March 31, 2021 SteamDB’s Yakuza: Like a Dragon page is back up, and Sega attributes the kerfuffle to an issue with its anti-piracy software.
SteamDB is a site that tracks various bits of public information provided by Steam itself, from player counts to regional pricing. It is not a platform that sells or distributes games, but SteamDB recently came under fire from Sega because of the mistaken belief that it’s illegally provided access to Yakuza: Like a Dragon – an issue Sega attributes to anti-piracy software that sometimes “makes mistakes”.
“Earlier this week, one of our games was incorrectly flagged on SteamDB,” a Sega rep tells us. “We utilize anti-piracy software to protect our games at a large scale, but sometimes it makes mistakes. Sega will continue to fine-tune these systems to avoid this in the future and we appreciate SteamDB cooperating with us to resolve the issue quickly.” The same statement is now on the newly-restored Yakuza SteamDB page.
Yesterday, SteamDB creator Pavel Djundik said that Sega’s “lawyers are trying to take down Yakuza: Like a Dragon’s SteamDB page claiming that we distribute the game. I took the page down because they did not reply to the first abuse report and sent a new one to our hoster.” Djundik said that SteamDB gets DMCA takedown requests with some regularity, but those issues tend to be “quickly” resolved. “Sega on the other hand just ignored any replies.”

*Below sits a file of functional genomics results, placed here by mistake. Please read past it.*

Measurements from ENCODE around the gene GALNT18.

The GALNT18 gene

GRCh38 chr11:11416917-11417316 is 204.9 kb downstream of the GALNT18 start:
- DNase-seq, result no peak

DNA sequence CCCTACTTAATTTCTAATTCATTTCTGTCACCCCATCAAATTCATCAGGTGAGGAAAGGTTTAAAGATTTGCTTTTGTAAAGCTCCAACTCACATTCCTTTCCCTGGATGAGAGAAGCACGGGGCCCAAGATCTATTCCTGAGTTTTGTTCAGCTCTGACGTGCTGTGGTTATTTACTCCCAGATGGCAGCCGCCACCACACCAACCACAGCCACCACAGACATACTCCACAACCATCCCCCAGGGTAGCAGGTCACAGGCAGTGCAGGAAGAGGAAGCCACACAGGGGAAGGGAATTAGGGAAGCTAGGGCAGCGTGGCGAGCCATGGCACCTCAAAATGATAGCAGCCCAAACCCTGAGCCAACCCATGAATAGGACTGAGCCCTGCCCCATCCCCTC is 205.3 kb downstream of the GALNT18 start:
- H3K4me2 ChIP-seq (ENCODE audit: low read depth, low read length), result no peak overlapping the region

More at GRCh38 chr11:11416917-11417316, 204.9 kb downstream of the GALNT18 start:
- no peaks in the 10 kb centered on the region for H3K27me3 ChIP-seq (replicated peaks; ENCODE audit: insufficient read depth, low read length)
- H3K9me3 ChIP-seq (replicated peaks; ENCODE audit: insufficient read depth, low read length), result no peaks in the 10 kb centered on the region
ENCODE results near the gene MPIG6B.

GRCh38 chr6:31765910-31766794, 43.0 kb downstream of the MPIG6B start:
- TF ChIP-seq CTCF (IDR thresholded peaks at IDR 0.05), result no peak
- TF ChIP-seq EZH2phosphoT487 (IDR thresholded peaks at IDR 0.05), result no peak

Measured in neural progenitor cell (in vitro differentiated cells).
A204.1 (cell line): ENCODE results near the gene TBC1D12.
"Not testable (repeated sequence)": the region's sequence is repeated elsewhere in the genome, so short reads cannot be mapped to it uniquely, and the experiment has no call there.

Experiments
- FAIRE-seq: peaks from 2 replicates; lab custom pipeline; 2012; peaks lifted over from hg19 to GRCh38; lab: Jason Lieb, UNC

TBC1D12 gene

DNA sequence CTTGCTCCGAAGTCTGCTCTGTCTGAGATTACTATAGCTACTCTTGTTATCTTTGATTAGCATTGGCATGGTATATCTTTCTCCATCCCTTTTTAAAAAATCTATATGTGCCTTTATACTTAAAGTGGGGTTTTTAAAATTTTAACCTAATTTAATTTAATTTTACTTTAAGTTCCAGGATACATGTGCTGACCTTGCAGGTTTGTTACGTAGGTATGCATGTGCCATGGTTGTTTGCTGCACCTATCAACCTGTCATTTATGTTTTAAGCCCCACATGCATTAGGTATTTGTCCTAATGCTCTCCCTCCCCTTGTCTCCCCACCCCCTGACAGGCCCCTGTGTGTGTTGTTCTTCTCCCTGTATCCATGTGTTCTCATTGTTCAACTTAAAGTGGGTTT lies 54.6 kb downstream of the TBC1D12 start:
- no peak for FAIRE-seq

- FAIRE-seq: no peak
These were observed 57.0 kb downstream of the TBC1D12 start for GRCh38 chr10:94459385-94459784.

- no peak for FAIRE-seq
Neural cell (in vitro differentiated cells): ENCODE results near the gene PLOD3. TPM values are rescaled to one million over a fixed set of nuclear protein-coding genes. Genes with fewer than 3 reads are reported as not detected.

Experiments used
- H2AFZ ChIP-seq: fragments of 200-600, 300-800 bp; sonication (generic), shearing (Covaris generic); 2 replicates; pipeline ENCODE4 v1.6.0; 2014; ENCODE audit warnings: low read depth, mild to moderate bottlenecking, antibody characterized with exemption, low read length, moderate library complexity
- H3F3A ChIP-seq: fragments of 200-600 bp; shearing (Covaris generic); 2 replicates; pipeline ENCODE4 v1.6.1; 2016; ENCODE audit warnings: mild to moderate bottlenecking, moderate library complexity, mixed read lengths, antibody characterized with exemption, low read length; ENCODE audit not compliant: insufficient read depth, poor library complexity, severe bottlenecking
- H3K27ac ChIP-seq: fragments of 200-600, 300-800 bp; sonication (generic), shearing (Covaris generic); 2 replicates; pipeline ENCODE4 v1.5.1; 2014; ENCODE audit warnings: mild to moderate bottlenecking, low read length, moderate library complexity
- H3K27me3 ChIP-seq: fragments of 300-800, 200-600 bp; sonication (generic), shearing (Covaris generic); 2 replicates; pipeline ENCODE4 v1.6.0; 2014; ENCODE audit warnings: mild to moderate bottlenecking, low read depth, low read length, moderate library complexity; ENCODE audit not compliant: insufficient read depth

If you head over to the SteamDB page for Yakuza: Like a Dragon, it now simply says “this page was taken down because Sega is claiming we distribute their game here (we don’t).” It’s a bizarrely specific target for Sega, as other Yakuza games, including ports released more recently than Like a Dragon, are unaffected, as are all other titles that Sega has published on Steam.
SteamDB does not support piracy, it does not provide downloads, it does not sell keys, it does not link to any websites that do any of these activities. https://t.co/Cv33ml7Anm
— Pavel Djundik (@thexpaw) March 29, 2021
Bit of a bumble for Metacritic’s publisher of the year, but hey, putting together some of the greatest RPG games we’ve seen in ages doesn’t necessarily mean your lawyers automatically understand the internet.